Almost halfway through her summer internship with the YWCA Central Alabama’s Social Justice department, Alex Lupo, a rising senior at Birmingham-Southern College (BSC), has been given a firsthand glimpse into the services that the YWCA provides to the community.
Lupo is one of 14 students selected to participate in BSC’s Hess Fellows Program – a program that pairs students with nonprofit organizations dedicated to advocacy. Excited to have been paired with the YWCA because of her passion for working with women and children and the critical role the YWCA plays in enhancing the lives of women and their families, Lupo says that her time here has definitely been an eye-opening experience.
“Working at the YWCA has definitely given me a greater understanding of the multitude of issues that women and children face on a daily basis,” she said.
Lupo has become engaged in the programs and services provided by the YWCA’s Social Justice department. She helped facilitate Anytown Alabama and The Heritage Panel program and will be assisting with additional programming throughout the summer.
Anytown Alabama, sponsored by the YWCA and the National Conference for Community and Justice (NCCJ), is an inclusive weeklong camp environment that provides an opportunity for high school students to develop leadership skills that they can take back to their schools and communities. The Heritage Panel program empowers a diverse group of student leaders to make their school a more inclusive and welcoming place by creating a climate which discourages bullying and harassing behavior. Both programs open students’ eyes to needs in their schools and communities and empower them to advocate for the issues that they care about.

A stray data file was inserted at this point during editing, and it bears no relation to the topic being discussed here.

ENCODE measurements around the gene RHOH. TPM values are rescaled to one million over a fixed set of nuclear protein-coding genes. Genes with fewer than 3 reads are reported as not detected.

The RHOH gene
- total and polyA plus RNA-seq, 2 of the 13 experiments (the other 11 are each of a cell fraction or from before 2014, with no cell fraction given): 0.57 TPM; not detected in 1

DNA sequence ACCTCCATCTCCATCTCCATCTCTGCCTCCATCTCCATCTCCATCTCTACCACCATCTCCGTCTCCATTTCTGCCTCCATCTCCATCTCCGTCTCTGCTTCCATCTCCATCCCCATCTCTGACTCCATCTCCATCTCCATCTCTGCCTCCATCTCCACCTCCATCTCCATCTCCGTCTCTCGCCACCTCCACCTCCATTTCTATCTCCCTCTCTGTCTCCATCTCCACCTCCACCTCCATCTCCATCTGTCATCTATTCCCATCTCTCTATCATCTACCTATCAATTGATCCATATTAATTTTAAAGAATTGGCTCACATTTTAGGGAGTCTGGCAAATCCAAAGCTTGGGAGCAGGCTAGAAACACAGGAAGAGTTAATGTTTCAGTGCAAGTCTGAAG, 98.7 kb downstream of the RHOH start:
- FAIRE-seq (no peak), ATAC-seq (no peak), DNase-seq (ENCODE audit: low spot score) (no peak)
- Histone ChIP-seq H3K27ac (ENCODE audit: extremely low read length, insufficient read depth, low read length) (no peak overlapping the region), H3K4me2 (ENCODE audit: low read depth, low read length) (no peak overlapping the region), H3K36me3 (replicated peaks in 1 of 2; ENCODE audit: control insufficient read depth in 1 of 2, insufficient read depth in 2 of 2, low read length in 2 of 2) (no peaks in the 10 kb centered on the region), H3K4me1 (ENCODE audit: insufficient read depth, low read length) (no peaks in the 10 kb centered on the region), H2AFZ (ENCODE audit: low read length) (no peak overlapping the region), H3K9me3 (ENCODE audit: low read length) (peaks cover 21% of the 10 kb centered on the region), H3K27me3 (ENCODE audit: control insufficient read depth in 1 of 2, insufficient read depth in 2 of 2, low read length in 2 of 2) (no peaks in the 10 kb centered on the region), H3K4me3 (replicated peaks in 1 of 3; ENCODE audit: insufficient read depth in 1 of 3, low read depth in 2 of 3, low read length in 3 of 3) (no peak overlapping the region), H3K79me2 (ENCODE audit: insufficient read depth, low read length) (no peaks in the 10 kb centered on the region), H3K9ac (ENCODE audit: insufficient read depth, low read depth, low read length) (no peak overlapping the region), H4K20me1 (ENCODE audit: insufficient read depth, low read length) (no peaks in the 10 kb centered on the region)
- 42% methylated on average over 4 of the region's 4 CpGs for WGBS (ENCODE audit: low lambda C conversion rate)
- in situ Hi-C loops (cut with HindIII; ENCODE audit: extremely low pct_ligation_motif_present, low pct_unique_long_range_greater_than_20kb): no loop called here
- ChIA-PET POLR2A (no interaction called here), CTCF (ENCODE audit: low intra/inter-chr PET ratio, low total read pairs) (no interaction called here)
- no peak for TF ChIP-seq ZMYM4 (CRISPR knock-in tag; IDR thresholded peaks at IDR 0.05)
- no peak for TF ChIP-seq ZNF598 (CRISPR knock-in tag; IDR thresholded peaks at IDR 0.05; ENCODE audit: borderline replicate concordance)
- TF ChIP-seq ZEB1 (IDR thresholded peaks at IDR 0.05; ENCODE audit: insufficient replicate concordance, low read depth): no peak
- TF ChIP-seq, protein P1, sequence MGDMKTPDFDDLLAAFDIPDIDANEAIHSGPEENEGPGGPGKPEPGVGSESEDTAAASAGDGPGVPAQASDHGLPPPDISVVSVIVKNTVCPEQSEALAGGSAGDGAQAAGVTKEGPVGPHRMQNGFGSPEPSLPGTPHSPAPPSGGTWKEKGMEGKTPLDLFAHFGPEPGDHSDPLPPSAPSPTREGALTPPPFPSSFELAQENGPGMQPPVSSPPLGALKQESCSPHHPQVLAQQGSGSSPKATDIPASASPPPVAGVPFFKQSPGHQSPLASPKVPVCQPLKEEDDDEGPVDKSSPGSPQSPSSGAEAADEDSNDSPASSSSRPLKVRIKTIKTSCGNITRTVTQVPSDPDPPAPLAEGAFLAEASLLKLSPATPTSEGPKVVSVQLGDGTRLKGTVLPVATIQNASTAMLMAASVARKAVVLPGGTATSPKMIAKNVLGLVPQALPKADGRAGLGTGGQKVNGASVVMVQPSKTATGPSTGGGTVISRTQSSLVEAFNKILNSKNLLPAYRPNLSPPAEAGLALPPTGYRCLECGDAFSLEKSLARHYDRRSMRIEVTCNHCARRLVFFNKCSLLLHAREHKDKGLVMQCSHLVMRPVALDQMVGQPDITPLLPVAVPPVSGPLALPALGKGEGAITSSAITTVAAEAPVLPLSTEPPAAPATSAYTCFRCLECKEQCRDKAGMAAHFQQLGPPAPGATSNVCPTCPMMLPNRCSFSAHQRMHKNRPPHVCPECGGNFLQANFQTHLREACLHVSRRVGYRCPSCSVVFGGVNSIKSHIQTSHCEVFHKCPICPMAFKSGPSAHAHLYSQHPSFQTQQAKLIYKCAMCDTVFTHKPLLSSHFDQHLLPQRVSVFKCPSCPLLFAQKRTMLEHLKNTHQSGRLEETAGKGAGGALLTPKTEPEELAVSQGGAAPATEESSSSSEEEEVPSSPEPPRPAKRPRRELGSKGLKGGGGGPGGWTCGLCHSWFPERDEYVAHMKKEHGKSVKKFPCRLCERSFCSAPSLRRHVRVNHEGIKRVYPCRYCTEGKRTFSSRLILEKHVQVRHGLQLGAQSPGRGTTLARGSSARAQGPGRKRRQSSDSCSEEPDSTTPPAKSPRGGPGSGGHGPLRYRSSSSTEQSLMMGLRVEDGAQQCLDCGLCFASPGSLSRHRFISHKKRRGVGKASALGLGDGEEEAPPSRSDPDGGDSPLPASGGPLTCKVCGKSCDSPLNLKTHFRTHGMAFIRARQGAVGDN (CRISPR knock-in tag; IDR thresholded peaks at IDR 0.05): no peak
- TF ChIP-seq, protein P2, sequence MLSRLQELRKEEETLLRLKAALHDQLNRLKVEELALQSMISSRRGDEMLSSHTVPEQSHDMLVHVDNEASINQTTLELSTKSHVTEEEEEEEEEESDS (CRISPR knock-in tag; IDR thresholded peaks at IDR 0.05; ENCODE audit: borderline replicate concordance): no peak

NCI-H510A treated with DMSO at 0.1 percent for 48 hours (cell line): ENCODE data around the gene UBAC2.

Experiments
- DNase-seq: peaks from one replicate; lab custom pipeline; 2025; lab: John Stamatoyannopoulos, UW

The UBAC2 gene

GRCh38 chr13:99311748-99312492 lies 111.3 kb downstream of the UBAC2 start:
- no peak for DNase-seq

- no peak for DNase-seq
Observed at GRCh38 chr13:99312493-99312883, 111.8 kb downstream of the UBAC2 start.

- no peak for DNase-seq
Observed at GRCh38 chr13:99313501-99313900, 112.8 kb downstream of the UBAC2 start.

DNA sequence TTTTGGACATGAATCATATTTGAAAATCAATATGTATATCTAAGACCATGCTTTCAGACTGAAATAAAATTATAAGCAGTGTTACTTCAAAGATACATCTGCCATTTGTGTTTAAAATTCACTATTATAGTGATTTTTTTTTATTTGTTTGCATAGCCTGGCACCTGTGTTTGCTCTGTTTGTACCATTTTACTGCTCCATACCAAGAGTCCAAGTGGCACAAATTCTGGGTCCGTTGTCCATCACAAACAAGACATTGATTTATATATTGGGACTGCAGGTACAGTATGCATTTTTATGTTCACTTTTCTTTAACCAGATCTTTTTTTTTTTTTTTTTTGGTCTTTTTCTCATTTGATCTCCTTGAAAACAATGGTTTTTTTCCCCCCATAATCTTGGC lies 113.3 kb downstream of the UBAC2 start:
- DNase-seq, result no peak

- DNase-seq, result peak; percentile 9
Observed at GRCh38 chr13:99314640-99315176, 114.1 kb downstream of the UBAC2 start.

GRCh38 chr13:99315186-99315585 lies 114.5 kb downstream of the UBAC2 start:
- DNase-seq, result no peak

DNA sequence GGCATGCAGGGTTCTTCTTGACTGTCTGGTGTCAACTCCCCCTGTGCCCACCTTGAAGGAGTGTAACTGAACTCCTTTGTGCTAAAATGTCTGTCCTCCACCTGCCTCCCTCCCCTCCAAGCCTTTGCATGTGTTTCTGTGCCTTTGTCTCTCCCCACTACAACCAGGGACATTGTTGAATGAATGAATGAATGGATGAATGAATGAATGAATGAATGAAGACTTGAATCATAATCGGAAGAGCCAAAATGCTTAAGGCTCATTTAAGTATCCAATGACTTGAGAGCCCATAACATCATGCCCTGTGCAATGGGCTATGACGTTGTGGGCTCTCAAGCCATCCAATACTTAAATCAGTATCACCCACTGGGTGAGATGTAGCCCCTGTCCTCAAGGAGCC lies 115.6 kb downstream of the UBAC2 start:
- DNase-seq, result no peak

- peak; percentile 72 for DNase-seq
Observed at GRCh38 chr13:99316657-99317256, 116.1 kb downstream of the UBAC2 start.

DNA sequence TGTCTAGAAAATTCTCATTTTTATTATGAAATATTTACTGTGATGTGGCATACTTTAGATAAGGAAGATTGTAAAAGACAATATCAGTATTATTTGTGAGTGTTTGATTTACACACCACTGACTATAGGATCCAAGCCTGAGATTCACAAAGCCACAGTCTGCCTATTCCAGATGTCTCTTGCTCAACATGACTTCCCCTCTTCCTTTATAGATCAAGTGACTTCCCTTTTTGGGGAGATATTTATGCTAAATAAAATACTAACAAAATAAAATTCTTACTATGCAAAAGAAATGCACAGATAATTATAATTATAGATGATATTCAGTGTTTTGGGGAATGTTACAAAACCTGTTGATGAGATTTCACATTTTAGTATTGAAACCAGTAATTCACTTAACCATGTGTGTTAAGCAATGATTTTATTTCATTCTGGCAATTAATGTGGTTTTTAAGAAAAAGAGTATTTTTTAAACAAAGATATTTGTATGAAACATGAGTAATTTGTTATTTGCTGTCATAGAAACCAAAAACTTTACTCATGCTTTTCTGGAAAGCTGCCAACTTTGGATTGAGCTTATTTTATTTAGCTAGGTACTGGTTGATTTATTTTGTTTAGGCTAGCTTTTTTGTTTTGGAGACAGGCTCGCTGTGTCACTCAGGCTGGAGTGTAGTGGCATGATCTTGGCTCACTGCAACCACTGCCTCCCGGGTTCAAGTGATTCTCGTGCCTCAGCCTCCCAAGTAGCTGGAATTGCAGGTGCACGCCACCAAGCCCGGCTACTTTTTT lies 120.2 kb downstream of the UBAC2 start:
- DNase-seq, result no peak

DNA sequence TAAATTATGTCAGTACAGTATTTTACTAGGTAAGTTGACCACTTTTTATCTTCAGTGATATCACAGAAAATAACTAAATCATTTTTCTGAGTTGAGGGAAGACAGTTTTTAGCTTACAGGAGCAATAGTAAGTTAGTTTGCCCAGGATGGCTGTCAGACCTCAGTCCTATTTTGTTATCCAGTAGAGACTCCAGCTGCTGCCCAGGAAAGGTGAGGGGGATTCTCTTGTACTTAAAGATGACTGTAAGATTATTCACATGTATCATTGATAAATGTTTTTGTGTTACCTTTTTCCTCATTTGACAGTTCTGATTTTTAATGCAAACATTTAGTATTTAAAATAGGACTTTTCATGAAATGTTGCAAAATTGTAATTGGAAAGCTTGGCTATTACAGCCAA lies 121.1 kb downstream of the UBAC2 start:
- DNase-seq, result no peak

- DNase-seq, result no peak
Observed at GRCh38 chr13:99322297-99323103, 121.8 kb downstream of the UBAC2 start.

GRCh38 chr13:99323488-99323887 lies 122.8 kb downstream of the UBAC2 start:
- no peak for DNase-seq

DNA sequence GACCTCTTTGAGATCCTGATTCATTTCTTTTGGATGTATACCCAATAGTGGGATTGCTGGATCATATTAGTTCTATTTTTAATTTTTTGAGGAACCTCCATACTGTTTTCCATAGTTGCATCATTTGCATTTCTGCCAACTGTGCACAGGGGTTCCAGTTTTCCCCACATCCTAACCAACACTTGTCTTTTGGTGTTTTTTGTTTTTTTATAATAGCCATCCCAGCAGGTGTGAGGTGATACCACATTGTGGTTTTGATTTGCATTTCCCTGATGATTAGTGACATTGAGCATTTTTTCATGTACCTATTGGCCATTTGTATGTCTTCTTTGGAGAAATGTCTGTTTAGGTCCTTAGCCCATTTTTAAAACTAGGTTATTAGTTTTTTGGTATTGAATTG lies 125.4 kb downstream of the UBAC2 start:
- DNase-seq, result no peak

In addition to taking part in these programs, Lupo is conducting research and reviewing statistics about the needs and disparities in the Birmingham community at large and identifying ways that the programs and advocacy work of the YWCA can make a lasting impact by addressing these needs.
“As a social justice as well as a social service agency, the YWCA is committed to advocating for institutional change which will better the lives of the women and families we serve,” said Joan Witherspoon-Norris, Director of Social Justice. “This is the sixth summer that the YWCA has hosted a Hess Fellow, and as others did before her, Alex has already made significant contributions to our advocacy work.”
Having had past advocacy experience, Lupo credits the YWCA’s work environment for enhancing her experience. “It’s great to work in an environment where there is a mutual respect for everyone and their contributions to the overall goal,” she said. “I don’t feel like an intern, I feel like a valued part of a team.”
As she returns to Birmingham-Southern College this fall to continue her studies in Psychology with a distinction in Leadership Studies, Lupo is committed to identifying more ways to raise awareness about the issues facing women and children in the Birmingham community and beyond.
The YWCA is grateful to Alex and to Birmingham-Southern College for their support and dedication to the YWCA during her internship and wish her the best in her future endeavors.
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